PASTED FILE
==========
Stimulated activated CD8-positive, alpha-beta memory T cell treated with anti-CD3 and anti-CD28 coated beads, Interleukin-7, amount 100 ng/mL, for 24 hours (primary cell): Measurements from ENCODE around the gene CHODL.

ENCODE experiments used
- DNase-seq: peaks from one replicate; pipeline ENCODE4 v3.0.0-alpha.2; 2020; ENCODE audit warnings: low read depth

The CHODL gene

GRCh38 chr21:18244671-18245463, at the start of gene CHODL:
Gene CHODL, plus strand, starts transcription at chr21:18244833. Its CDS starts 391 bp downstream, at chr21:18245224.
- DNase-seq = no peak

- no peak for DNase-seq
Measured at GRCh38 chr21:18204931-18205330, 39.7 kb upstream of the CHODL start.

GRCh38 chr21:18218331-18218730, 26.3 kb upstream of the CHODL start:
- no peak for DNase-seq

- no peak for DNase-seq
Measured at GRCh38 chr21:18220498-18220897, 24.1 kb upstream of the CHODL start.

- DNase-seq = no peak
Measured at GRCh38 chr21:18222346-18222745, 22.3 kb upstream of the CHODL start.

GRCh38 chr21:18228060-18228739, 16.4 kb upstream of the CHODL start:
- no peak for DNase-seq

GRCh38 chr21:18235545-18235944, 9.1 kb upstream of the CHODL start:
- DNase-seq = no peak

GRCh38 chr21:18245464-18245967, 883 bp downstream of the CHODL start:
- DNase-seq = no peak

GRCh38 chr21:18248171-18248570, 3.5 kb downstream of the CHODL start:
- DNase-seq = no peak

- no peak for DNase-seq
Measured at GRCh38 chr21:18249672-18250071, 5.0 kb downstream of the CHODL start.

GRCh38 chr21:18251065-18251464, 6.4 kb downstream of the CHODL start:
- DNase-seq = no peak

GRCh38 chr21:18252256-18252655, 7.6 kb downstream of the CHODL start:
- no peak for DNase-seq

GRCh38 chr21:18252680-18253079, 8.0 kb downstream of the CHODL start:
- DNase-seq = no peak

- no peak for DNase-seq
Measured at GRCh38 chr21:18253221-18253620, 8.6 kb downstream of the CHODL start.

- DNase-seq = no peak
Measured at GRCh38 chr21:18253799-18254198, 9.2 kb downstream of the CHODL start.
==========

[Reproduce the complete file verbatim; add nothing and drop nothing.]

Stimulated activated CD8-positive, alpha-beta memory T cell treated with anti-CD3 and anti-CD28 coated beads, Interleukin-7, amount 100 ng/mL, for 24 hours (primary cell): Measurements from ENCODE around the gene CHODL.

ENCODE experiments used
- DNase-seq: peaks from one replicate; pipeline ENCODE4 v3.0.0-alpha.2; 2020; ENCODE audit warnings: low read depth

The CHODL gene

GRCh38 chr21:18244671-18245463, at the start of gene CHODL:
Gene CHODL, plus strand, starts transcription at chr21:18244833. Its CDS starts 391 bp downstream, at chr21:18245224.
- DNase-seq = no peak

- no peak for DNase-seq
Measured at GRCh38 chr21:18204931-18205330, 39.7 kb upstream of the CHODL start.

GRCh38 chr21:18218331-18218730, 26.3 kb upstream of the CHODL start:
- no peak for DNase-seq

- no peak for DNase-seq
Measured at GRCh38 chr21:18220498-18220897, 24.1 kb upstream of the CHODL start.

- DNase-seq = no peak
Measured at GRCh38 chr21:18222346-18222745, 22.3 kb upstream of the CHODL start.

GRCh38 chr21:18228060-18228739, 16.4 kb upstream of the CHODL start:
- no peak for DNase-seq

GRCh38 chr21:18235545-18235944, 9.1 kb upstream of the CHODL start:
- DNase-seq = no peak

GRCh38 chr21:18245464-18245967, 883 bp downstream of the CHODL start:
- DNase-seq = no peak

GRCh38 chr21:18248171-18248570, 3.5 kb downstream of the CHODL start:
- DNase-seq = no peak

- no peak for DNase-seq
Measured at GRCh38 chr21:18249672-18250071, 5.0 kb downstream of the CHODL start.

GRCh38 chr21:18251065-18251464, 6.4 kb downstream of the CHODL start:
- DNase-seq = no peak

GRCh38 chr21:18252256-18252655, 7.6 kb downstream of the CHODL start:
- no peak for DNase-seq

GRCh38 chr21:18252680-18253079, 8.0 kb downstream of the CHODL start:
- DNase-seq = no peak

- no peak for DNase-seq
Measured at GRCh38 chr21:18253221-18253620, 8.6 kb downstream of the CHODL start.

- DNase-seq = no peak
Measured at GRCh38 chr21:18253799-18254198, 9.2 kb downstream of the CHODL start.